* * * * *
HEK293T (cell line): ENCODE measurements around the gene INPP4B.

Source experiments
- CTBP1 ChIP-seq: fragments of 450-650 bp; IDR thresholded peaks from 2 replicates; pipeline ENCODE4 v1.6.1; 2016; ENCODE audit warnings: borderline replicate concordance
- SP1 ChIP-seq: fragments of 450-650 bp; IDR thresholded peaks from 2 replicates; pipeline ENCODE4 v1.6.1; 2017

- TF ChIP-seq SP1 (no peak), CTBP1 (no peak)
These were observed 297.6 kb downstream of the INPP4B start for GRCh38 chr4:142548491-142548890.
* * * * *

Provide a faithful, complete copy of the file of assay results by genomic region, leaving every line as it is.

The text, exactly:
HEK293T (cell line): ENCODE measurements around the gene INPP4B.

Source experiments
- CTBP1 ChIP-seq: fragments of 450-650 bp; IDR thresholded peaks from 2 replicates; pipeline ENCODE4 v1.6.1; 2016; ENCODE audit warnings: borderline replicate concordance
- SP1 ChIP-seq: fragments of 450-650 bp; IDR thresholded peaks from 2 replicates; pipeline ENCODE4 v1.6.1; 2017

- TF ChIP-seq SP1 (no peak), CTBP1 (no peak)
These were observed 297.6 kb downstream of the INPP4B start for GRCh38 chr4:142548491-142548890.